Since the initial development of copperplate printing in the mid-18th century, designs for textiles have included scenes commemorating political, military, or cultural events of the day, all taken from contemporary engravings. In 1783, Thomas Bell patented a roller printing machine, exponentially increasing the speed at which textiles could be printed while decreasing the cost at which they could be produced. Throughout the 19th century, England’s textile printing industry surpassed that of any other nation. The mechanization of textile printing made textile ephemera affordable, and every 19th-century royal event, political campaign, engineering feat, and military success was accompanied by printed souvenir fabrics. While handkerchiefs were the favored format for souvenir fabrics (and remained so until the introduction of silkscreened t-shirts in the 1960s), some designs were printed on yardage goods that were clearly intended to be used for clothing, curtains, bed hangings, and other household purposes.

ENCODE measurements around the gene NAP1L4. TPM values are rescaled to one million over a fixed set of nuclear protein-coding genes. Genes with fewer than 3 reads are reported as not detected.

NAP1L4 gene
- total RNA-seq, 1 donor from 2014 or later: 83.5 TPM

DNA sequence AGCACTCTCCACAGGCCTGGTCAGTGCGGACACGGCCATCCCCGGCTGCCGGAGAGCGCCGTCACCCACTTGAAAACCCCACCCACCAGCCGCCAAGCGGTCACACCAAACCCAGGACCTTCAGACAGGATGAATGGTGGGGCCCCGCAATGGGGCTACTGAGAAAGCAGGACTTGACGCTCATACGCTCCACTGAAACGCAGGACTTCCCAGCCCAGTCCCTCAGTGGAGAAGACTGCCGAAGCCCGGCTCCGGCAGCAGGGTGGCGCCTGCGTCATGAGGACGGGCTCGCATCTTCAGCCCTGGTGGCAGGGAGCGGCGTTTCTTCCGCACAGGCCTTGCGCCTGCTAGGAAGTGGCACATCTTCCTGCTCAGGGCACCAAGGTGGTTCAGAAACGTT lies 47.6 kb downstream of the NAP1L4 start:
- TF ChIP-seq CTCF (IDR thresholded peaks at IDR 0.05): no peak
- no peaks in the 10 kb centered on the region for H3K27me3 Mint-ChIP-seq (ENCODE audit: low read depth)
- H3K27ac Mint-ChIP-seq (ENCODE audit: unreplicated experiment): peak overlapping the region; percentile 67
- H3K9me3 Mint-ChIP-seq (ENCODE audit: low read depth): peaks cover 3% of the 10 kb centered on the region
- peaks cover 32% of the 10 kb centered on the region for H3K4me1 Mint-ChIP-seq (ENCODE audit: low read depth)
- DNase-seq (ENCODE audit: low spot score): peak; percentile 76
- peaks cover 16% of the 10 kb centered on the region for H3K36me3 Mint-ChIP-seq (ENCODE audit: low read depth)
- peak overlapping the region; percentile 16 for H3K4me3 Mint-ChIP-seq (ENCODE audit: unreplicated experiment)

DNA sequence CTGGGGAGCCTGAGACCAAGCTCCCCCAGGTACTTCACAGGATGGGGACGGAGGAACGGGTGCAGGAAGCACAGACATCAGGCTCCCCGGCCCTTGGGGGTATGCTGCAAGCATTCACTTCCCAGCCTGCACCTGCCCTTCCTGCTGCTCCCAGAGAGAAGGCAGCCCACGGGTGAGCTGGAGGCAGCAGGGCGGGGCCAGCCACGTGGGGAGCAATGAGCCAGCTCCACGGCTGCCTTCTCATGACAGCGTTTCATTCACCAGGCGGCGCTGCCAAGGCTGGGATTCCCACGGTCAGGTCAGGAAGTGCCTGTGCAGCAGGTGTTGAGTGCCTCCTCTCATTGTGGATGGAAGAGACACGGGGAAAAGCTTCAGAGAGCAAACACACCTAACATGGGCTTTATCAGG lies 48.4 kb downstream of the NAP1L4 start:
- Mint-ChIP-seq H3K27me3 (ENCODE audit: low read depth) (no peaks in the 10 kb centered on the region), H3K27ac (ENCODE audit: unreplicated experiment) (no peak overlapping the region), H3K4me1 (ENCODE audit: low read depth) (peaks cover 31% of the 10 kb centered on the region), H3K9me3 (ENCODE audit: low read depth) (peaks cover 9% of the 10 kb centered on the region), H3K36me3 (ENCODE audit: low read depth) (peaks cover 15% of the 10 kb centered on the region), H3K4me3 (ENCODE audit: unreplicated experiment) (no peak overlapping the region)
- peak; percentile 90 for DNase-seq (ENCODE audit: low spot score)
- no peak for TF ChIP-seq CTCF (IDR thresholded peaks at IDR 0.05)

This 1897 Diamond Jubilee kerchief has a medallion portrait of Queen Victoria. The coat of arms of Britain fills the background, dividing it into four sections.
This kerchief is proposed for acquisition along with other souvenir fabrics, including a kerchief printed for the Golden Jubilee in 1887 and a memorial kerchief printed after the Queen’s death. As a group, these provide an excellent demonstration of how costly sets of printing blocks and rollers were repurposed for various designs. These pieces complement each other and expand upon the British souvenir fabrics currently held by the museum, including one dating from 1837 depicting the coronation and another yardage fabric from the 1897 celebrations.
This object was donated by Paul F. Walter.
Cite this object as
Handkerchief (England); cotton; 2008-21-2